Microsoft would be well served to rethink their position on the combining of their “professional” and “home” code. I know that there is a “Home” version of XP that is awful, and there is a “Professional” version that is just bad. For the remaining PCs that I own, and I own many, I have reverted all of them to Windows 2000 because I am a developer. I want my software to work and I don't need a bunch of visual garbage.

Most people would then ask, “Why did you switch to OS X then?” Apple's visual garbage is not in my way. There aren't wizards to attempt to do every little thing for me and it doesn't hide icons or settings in little acordians making things hard for me as a user. Everything is where I need it or where I expect for it to be, and they don't change that. Windows 2000 was the same way. It is rock solid, I have maybe half of the crashes with 2000 that I have with XP, and I think much of that is due to Microsoft still trying to support software that ran on Windows 95. Microsoft should go back to peddling their buggy user-friendly code to consumers for $79.99, and give the solid consistent no-nonsense code to businesses for $299.99. Its more expensive, but which is better saving 2 million dollars on revenues of 3 million, or spending 17 million dollars on revenues of 100 million, and re-establishing your reputation. I think any businessperson with half a head on their shoulders would figure out that the latter is the way to go.

Perhaps the Department of Justice had something when they suggested that Microsoft split up. I think it would have made the company a lot stronger, and that Microsoft should pursue this course of action of its own volition. They should spin off their search, home OS, professional OS, and office divisions into their own pseudo-corporations with budgets and little to no interference from the top. These modules should be able to come up with their own software and product agendas, and be able to act more independently. Then perhaps Microsoft would get back the innovative scrappy spirit that made it what it is. The home group could develop a killer version of Windows that worked with the XBox in some previously unimagined configuration that would revolutionize home entertainment, and it would work with everything under the sun. Maybe for kicks it could even be stable and in true Microsoft style have a strange bulbous UI that would appeal to characters who might make cameos on the saturday morning cartoon Tokyo Pig.

Then on the other hand, they could release a slick sexy OS for business that used the 3D performance of nVidia and ATi's graphics cards for purpose and not for eye candy. The OS wouldn't be based on 10 year old technology, and it would use biometrics for security. The business OS would be focused on speed, security, and efficiency, and would be a perfect platform for software development. It would bundle IIS and the standard version of the visual studio tools. The business release would create new avenues of developemnt for Microsoft, since with these tools it would be more work to badly code interface elements and other interactions with the underlying OS. It would continue in the true Windows 2000 fashion.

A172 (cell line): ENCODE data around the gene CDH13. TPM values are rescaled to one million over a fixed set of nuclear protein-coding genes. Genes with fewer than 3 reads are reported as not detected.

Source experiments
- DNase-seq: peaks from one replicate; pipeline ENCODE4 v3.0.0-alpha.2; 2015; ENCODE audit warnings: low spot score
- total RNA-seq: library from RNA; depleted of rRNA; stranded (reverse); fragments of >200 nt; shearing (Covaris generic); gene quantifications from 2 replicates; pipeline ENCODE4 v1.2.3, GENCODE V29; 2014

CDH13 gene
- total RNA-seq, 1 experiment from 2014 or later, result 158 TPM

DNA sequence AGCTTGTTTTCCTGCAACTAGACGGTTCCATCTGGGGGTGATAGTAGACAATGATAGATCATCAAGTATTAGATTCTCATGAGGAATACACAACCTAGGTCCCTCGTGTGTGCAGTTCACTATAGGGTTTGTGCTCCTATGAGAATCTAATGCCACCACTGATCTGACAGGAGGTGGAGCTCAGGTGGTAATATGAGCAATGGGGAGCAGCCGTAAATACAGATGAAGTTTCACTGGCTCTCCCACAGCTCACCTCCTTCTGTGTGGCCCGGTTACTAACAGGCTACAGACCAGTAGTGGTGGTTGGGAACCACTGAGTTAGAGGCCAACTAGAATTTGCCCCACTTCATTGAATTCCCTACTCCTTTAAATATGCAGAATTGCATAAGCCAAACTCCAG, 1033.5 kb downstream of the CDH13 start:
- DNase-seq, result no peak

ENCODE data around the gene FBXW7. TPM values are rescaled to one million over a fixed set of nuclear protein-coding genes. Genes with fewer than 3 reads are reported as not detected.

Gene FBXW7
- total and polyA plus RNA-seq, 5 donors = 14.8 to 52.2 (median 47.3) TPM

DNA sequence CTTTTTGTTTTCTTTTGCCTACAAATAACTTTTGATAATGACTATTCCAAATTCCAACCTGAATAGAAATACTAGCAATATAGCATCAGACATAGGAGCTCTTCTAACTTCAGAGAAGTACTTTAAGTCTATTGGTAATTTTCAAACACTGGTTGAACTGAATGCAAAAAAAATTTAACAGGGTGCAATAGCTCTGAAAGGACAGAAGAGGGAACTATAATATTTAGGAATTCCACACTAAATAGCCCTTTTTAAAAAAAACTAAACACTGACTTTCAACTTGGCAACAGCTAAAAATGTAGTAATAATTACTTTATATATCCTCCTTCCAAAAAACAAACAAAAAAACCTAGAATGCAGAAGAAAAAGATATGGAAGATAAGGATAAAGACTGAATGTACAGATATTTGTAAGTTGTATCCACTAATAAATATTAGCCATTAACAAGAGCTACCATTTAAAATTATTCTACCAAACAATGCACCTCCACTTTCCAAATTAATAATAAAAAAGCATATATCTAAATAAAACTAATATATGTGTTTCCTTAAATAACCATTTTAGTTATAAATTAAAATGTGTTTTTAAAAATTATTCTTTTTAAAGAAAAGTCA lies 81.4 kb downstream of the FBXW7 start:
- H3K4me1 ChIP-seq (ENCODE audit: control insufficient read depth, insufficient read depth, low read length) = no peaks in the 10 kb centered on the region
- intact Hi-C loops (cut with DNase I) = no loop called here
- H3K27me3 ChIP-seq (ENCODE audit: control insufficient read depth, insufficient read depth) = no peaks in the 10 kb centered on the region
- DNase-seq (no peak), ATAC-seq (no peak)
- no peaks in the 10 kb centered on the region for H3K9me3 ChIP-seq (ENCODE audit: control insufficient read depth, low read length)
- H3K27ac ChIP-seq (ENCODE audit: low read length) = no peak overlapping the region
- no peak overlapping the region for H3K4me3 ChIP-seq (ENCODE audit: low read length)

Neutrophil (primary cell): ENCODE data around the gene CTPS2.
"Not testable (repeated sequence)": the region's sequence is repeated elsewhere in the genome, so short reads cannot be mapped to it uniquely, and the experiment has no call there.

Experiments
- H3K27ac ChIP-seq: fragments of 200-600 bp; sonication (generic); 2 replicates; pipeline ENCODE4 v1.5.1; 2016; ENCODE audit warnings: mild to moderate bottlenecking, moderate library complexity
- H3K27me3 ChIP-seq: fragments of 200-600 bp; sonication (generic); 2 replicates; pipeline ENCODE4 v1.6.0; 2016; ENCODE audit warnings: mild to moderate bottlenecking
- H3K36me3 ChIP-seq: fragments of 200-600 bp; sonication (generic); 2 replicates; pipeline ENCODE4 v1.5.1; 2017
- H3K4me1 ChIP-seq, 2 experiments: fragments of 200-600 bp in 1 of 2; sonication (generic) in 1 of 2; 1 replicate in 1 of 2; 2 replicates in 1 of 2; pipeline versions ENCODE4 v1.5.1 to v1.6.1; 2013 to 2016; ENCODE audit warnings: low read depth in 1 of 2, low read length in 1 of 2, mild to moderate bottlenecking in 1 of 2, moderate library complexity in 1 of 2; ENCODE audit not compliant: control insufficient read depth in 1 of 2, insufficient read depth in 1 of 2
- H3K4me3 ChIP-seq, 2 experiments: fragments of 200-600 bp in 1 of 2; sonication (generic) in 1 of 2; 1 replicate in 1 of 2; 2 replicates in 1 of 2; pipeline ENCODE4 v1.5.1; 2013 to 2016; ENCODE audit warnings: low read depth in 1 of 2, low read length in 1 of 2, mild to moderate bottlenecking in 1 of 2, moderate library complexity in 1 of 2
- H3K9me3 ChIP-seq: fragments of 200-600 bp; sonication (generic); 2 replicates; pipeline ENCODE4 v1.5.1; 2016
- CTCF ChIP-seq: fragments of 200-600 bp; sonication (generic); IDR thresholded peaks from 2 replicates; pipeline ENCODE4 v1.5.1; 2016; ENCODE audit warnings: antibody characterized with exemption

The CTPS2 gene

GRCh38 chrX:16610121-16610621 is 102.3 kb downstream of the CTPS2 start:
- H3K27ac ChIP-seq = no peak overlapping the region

While all this is a dream, the reality is that “Longhorn” has too much visual garbage. The 3D, in the most recent betas, seems tacked on and is not used to any particular effect. The look of the betas is much better than Windows XP, but it is still not really dialed in. Apple did the brushed metal thing, and I am hoping that Microsoft can get a little more original than that. Apple has some three different interface looks going on in “Tiger” which is ridiculous. I have to commend the “Longhorn” UI designers on their consistency of the interface.

There is no reason for businesses to upgrade to “Longhorn” since the hardware requirements to get it to be any different from Windows XP will not be worth it. Microsoft can try to release Office to require users to upgrade, but they haven't really innovated in this space since Office 2000 anyway so that won't work. What they really need to do is to get the OS figured out in tandem with some new really cool way for their customers to work. If they can not do this they'll figure out the hard way that business users are pretty happy with what they've got and Redmond isn't releasing anything that makes them want to change. This is the core problem, and it has a lot to do with the compatability garbage built into Windows XP Pro and Home. On paper, Microsoft is way out front, but in reality Bill Gates is right, any kid anywhere in their garage can put Microsoft out of business. At least he still has the sense to know that. Hopefully he can inspire that same level of paranoia in his team, or it will be a long ugly decay for Microsoft, and all those little companies they stepped on heading up will have fun picking at their bones on the way down.